• Alexander Mercouris says

        Dear Doug,

        Apologies. You are of course now referring to the two Chechen wars and the jihadi insurgency, which are of course in the North Caucasus whilst Georgia is in the Transcaucasus.

        Putin was not responsible for the first Chechen war since he was not a major political figure when it began. The second Chechen war was launched by the Caucasian jihadi movement when it attacked Dagestan in 1999. Contrary to expectations Russia won that war.

        The subsequent jihadi insurgency in the North Caucasus and elsewhere is discussed very fully in a succession of outstanding posts by Geoffrey Hahn on Russia Other Points of View. He shows that whilst it grew out of the original Chechen conflict it is independent of it and should be understood as a typical jihadi insurgency of the sort that governments all over the world have had to face. Putin did not create that insurgency, which had already begun to take shape before the second Chechen war and before he came to power. I would add that though this insurgency remains dangerous and is capable of acts of extreme violence the Russian authorities seem to have been largely successful in containing it. Though experience shows that insurgencies of this sort can take decades to suppress (consider how long it has took the British and Spanish states to defeat ETA and the Provisional IRA) I suspect that time is on Russia’s side.

  16. “Very funny to read the lies from Putins henchmen -In a rare instance of truth telling, Russian President Dmitry Medvedev appeared to reveal on Monday the real reason Moscow went to war with Georgia in August 2008.”

    Yes, that’s a pretty typical response – if you can’t support the argument any further, it must be because I’m working for Putin. Why don’t you supply references to back up your position? And as to the one you did supply, above, I have already addressed it in the comments of the linked article. It’s pretty hard to establish military goals of military action you didn’t initiate, wouldn’t you say? Saying that keeping Georgia out of NATO was a goal of the Russian response is like saying Japanese market democracy was an American goal at Pearl Harbor. Both were CONSEQUENCES of what happened, not goals.

    As far as you Russophobe nutjobs are concerned, it doesn’t matter what international reports established or what news networks have learned after dissecting war reports – Russia attacked Georgia, and that’s all there is to it. You have more in common with Saakashvili than you might think.

    • In Putin we trust. Less. – Is it a problem for Putins henchmen ?

      Levada-Center, the Russian poll agency, registers an increase in public awareness of the cult of Putin’s personality. The Center interviewed 1.600 people in late October this year; statistical accuracy is up to 3.4%.

      Thus, 25% of the Russians believe that the personality cult does exist in Russia (only 10% believed so in 2006). 30% claim that the cult is not evident at the moment, yet there are prerequisites for the cult’s development.


      In Russia they use Russian television as an instrument to rule, since they control it. They give the people what they want to see, as evidenced by polls. They manipulate them, but they’re also giving them what they think they want. So it’s a very clever kind of policy.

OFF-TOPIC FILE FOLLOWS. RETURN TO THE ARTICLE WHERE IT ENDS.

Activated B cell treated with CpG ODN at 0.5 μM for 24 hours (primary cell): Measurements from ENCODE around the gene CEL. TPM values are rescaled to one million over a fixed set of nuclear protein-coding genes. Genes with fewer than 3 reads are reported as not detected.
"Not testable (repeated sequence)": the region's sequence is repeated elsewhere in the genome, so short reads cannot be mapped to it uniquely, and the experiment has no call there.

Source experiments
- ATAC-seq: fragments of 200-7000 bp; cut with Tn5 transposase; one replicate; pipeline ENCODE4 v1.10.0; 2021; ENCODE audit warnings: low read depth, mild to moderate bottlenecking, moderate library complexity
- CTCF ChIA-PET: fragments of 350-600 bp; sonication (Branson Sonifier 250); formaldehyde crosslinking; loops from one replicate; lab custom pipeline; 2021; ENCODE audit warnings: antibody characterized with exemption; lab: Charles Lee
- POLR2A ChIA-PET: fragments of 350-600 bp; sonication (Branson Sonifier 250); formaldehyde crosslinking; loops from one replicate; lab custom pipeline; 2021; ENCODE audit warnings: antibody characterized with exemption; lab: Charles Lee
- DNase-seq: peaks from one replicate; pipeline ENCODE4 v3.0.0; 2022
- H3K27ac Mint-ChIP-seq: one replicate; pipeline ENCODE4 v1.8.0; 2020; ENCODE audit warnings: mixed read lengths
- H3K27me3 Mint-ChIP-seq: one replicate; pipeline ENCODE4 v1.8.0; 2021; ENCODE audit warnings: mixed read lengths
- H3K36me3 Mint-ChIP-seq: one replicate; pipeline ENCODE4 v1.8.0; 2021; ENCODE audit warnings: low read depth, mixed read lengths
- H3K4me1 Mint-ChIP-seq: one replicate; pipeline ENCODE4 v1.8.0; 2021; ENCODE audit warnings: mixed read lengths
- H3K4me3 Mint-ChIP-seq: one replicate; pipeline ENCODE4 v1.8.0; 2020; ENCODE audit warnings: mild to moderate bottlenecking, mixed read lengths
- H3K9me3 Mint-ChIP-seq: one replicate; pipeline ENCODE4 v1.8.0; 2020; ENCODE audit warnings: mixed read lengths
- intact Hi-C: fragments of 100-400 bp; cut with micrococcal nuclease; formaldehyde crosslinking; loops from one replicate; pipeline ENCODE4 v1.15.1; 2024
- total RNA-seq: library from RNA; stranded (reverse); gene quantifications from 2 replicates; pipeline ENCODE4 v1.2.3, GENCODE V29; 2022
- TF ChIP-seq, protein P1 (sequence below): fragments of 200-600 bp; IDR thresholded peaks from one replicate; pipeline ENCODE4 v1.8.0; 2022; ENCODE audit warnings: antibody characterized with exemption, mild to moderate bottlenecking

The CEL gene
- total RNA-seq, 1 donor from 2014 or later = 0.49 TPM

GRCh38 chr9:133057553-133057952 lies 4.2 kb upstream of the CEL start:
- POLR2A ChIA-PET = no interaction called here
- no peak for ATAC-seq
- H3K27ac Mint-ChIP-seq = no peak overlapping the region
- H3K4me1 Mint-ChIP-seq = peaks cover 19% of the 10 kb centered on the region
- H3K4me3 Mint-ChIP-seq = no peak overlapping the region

• Yawn. Let me know when all your frantic scratching around means that United Russia is going to lose and some liberal in a stars-and-stripes T-shirt is going to win.

        Putin has tricked the Russian people into believing that under his leadership poverty has been cut in half, average monthly wages have more than quintupled, Purchasing Power Parity has increased sixfold and GDP increased by 72%.

        No, wait: that’s true.

        • You are arguing from observable facts, “Oleg” and his endless spew of cut and paste tripe is arguing from dogma. There is no chance for you to get any information across. Much like arguing with a religious zealot or with a global warming denier. It’s all conspiracy and hoax for them.

  17. People, could you please stop replying to Oleg?

    He is a troll who pushes an agenda as opposed to participating in conversation. He is a plagiarist whose arguments are limited to copying and pasting third-rate muck from the Web. Ideally, I would like to spam and remove his posts for repeated violations of #6 and #8 of the blog’s Comments Policy, but this is tricky when there are 5 comments in reply to every one of his.

    • Nice to see censorship in action . Good luck with the Russian people .


      AK edit: Choosing not to tolerate plagiarizing trolls is not censorship. I had the same response to a Russophile who used to troll here, Averko.

      • Oh, Michael Averko! The professional “analyst”! I remember him — he used to pop up on Balkan threads over at the Fistful of Euros.

        He was amusing as much as annoying:

        “The sky is green!”
        “Um, looking outside I see it’s actually blue. Though sometimes, at night, it’s black.”
        “You’ve just CONCEDED my point! Ha!”

        — but yes, he was a definite waste of bandwidth.

        Doug M.

    • Well, I was trying to engage Oleg in a civilized debate on specific points. But he seems more interested in posting chapters of his anti-Putin thesis, complete with footnotes.

  18. commonsense says

    Look, I am not an Obama supporter. He was put in power to pacify minorities and the down trodden without actually doing anything real to help them.
    But, to hold Putin up as any kind of humanitarian is forgetful at best. He is a dangerous person, foremost to his own people. A KGB stooge propped up by the old kremlin powers that miss the “good old” Soviet times.
    The U.S. place in the world needs to change, for sure. I am tired of flipping the bill to maintain order in the world. But, the truth is, no other country has the will (or the military resources) to be the world’s policemen. Certainly not the wishy washy europeans, who want to retire at age 55 and continues to have 6 weeks of vacation each year. And China is just waiting to crush democracy at an opportune time. I wish that were not the case, but, until another (democratic) superpower shows some sign of morality and concern for world peace, the U.S. will be intervening (for better or for worse).

  19. “Old Kremlin powers”. I have to break it to you but there is nothing left of the Soviet era elite in Russia. Look where the money is and who are the names tied to it. Do you see any high ranking Kremlin communists? No.

    Throwing the KGB label around is meaningless. Putin was a low ranking operative stationed in Eastern Germany and not some fifth directorate thug or high ranking member. Meanwhile, George Bush Sr. was head of the CIA in 1976 at the time when the CIA was installing death squad juntas in Latin America. So cut the phony moral superiority tripe.